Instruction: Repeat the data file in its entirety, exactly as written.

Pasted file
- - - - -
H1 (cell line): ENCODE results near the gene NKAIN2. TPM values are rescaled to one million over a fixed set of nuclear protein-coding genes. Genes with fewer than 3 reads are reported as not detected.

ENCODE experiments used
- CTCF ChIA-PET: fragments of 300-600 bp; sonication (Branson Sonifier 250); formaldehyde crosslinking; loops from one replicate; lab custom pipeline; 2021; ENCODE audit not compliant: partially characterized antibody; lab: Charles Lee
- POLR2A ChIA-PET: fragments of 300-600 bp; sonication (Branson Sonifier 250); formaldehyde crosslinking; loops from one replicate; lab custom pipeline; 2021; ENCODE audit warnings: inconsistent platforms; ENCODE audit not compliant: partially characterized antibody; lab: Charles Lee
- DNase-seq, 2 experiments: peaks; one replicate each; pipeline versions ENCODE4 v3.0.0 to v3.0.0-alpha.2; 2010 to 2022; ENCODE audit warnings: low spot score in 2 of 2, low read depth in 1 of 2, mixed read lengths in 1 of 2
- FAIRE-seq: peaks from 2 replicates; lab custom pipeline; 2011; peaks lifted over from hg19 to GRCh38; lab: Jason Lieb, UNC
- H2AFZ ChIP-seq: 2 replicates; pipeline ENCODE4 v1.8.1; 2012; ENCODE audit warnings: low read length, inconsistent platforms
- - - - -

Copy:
H1 (cell line): ENCODE results near the gene NKAIN2. TPM values are rescaled to one million over a fixed set of nuclear protein-coding genes. Genes with fewer than 3 reads are reported as not detected.

ENCODE experiments used
- CTCF ChIA-PET: fragments of 300-600 bp; sonication (Branson Sonifier 250); formaldehyde crosslinking; loops from one replicate; lab custom pipeline; 2021; ENCODE audit not compliant: partially characterized antibody; lab: Charles Lee
- POLR2A ChIA-PET: fragments of 300-600 bp; sonication (Branson Sonifier 250); formaldehyde crosslinking; loops from one replicate; lab custom pipeline; 2021; ENCODE audit warnings: inconsistent platforms; ENCODE audit not compliant: partially characterized antibody; lab: Charles Lee
- DNase-seq, 2 experiments: peaks; one replicate each; pipeline versions ENCODE4 v3.0.0 to v3.0.0-alpha.2; 2010 to 2022; ENCODE audit warnings: low spot score in 2 of 2, low read depth in 1 of 2, mixed read lengths in 1 of 2
- FAIRE-seq: peaks from 2 replicates; lab custom pipeline; 2011; peaks lifted over from hg19 to GRCh38; lab: Jason Lieb, UNC
- H2AFZ ChIP-seq: 2 replicates; pipeline ENCODE4 v1.8.1; 2012; ENCODE audit warnings: low read length, inconsistent platforms